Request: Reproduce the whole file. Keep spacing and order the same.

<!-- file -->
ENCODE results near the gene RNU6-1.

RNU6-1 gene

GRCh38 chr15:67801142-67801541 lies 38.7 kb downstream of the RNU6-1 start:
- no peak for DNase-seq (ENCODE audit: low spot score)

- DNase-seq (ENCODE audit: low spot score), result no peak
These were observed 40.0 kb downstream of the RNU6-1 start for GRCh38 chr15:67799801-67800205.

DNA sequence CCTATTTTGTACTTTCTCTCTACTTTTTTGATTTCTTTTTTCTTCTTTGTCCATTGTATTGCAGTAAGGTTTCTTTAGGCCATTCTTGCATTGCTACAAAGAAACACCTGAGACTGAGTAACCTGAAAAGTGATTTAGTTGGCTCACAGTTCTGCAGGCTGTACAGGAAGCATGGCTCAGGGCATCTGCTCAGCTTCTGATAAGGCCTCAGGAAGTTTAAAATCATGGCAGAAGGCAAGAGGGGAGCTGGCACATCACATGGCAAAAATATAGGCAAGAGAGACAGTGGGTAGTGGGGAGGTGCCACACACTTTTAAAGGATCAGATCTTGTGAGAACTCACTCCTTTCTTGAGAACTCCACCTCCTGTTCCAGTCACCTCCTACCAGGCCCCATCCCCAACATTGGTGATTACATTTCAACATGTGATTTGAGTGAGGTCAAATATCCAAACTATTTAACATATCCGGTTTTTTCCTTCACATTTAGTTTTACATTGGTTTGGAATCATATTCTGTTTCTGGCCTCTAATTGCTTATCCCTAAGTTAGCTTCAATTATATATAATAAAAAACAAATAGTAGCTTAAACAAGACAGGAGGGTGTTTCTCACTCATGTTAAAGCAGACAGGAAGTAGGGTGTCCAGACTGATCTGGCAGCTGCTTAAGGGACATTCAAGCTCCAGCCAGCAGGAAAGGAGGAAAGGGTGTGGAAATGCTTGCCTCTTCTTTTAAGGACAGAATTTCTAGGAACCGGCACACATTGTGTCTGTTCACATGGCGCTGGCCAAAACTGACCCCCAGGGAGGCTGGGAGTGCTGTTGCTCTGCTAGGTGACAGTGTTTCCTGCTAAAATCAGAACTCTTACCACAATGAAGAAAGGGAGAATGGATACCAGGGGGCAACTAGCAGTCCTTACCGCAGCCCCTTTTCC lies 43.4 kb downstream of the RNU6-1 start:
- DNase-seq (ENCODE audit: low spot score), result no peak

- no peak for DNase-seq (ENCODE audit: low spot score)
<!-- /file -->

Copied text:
ENCODE results near the gene RNU6-1.

RNU6-1 gene

GRCh38 chr15:67801142-67801541 lies 38.7 kb downstream of the RNU6-1 start:
- no peak for DNase-seq (ENCODE audit: low spot score)

- DNase-seq (ENCODE audit: low spot score), result no peak
These were observed 40.0 kb downstream of the RNU6-1 start for GRCh38 chr15:67799801-67800205.

DNA sequence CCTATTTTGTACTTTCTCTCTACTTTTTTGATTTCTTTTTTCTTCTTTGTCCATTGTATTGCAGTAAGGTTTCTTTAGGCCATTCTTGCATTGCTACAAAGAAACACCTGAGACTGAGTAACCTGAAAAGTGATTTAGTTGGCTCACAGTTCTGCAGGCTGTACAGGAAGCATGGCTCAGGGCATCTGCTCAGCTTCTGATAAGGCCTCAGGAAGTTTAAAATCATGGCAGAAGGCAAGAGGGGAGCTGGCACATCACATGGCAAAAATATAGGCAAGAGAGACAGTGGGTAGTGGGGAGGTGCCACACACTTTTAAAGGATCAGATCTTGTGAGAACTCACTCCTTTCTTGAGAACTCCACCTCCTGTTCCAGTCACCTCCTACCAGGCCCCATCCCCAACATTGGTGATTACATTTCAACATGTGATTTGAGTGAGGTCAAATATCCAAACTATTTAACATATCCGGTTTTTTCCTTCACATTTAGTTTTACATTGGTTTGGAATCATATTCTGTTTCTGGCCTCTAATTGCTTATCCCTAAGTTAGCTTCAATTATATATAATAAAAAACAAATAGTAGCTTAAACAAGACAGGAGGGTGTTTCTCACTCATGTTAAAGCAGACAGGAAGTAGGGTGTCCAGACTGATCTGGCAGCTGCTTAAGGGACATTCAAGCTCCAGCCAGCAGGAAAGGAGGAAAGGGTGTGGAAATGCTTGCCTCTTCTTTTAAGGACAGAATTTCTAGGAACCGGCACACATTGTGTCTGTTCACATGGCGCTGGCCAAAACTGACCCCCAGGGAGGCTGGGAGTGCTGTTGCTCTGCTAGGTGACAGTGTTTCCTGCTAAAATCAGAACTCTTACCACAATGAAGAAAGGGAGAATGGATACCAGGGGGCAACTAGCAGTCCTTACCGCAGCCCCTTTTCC lies 43.4 kb downstream of the RNU6-1 start:
- DNase-seq (ENCODE audit: low spot score), result no peak

- no peak for DNase-seq (ENCODE audit: low spot score)